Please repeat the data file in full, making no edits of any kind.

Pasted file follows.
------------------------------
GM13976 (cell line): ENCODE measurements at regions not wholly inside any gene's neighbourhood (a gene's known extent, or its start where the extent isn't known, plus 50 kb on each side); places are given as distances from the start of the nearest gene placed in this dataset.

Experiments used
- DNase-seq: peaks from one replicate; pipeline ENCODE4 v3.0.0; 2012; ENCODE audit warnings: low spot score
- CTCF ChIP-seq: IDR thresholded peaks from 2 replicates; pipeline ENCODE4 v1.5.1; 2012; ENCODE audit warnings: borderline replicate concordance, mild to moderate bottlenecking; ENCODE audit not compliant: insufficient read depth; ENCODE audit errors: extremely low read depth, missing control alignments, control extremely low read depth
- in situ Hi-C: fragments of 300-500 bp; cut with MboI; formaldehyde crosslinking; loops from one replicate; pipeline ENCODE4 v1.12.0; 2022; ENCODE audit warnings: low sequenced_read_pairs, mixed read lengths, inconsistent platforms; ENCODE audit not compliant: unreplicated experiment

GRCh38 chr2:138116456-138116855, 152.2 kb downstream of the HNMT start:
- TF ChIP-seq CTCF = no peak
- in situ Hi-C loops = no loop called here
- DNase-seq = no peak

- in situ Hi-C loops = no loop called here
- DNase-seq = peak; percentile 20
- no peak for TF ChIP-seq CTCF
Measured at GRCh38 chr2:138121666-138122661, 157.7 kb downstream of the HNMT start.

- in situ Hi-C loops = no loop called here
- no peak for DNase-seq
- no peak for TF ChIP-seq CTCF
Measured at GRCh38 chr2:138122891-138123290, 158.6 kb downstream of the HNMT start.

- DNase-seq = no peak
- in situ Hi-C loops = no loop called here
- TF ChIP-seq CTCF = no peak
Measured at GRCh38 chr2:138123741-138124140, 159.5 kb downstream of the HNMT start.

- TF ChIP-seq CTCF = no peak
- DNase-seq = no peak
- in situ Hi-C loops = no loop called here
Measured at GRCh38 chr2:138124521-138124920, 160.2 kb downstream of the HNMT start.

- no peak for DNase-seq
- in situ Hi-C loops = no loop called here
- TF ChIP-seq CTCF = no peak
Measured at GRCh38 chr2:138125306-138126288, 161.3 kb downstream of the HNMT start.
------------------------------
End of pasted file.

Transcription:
GM13976 (cell line): ENCODE measurements at regions not wholly inside any gene's neighbourhood (a gene's known extent, or its start where the extent isn't known, plus 50 kb on each side); places are given as distances from the start of the nearest gene placed in this dataset.

Experiments used
- DNase-seq: peaks from one replicate; pipeline ENCODE4 v3.0.0; 2012; ENCODE audit warnings: low spot score
- CTCF ChIP-seq: IDR thresholded peaks from 2 replicates; pipeline ENCODE4 v1.5.1; 2012; ENCODE audit warnings: borderline replicate concordance, mild to moderate bottlenecking; ENCODE audit not compliant: insufficient read depth; ENCODE audit errors: extremely low read depth, missing control alignments, control extremely low read depth
- in situ Hi-C: fragments of 300-500 bp; cut with MboI; formaldehyde crosslinking; loops from one replicate; pipeline ENCODE4 v1.12.0; 2022; ENCODE audit warnings: low sequenced_read_pairs, mixed read lengths, inconsistent platforms; ENCODE audit not compliant: unreplicated experiment

GRCh38 chr2:138116456-138116855, 152.2 kb downstream of the HNMT start:
- TF ChIP-seq CTCF = no peak
- in situ Hi-C loops = no loop called here
- DNase-seq = no peak

- in situ Hi-C loops = no loop called here
- DNase-seq = peak; percentile 20
- no peak for TF ChIP-seq CTCF
Measured at GRCh38 chr2:138121666-138122661, 157.7 kb downstream of the HNMT start.

- in situ Hi-C loops = no loop called here
- no peak for DNase-seq
- no peak for TF ChIP-seq CTCF
Measured at GRCh38 chr2:138122891-138123290, 158.6 kb downstream of the HNMT start.

- DNase-seq = no peak
- in situ Hi-C loops = no loop called here
- TF ChIP-seq CTCF = no peak
Measured at GRCh38 chr2:138123741-138124140, 159.5 kb downstream of the HNMT start.

- TF ChIP-seq CTCF = no peak
- DNase-seq = no peak
- in situ Hi-C loops = no loop called here
Measured at GRCh38 chr2:138124521-138124920, 160.2 kb downstream of the HNMT start.

- no peak for DNase-seq
- in situ Hi-C loops = no loop called here
- TF ChIP-seq CTCF = no peak
Measured at GRCh38 chr2:138125306-138126288, 161.3 kb downstream of the HNMT start.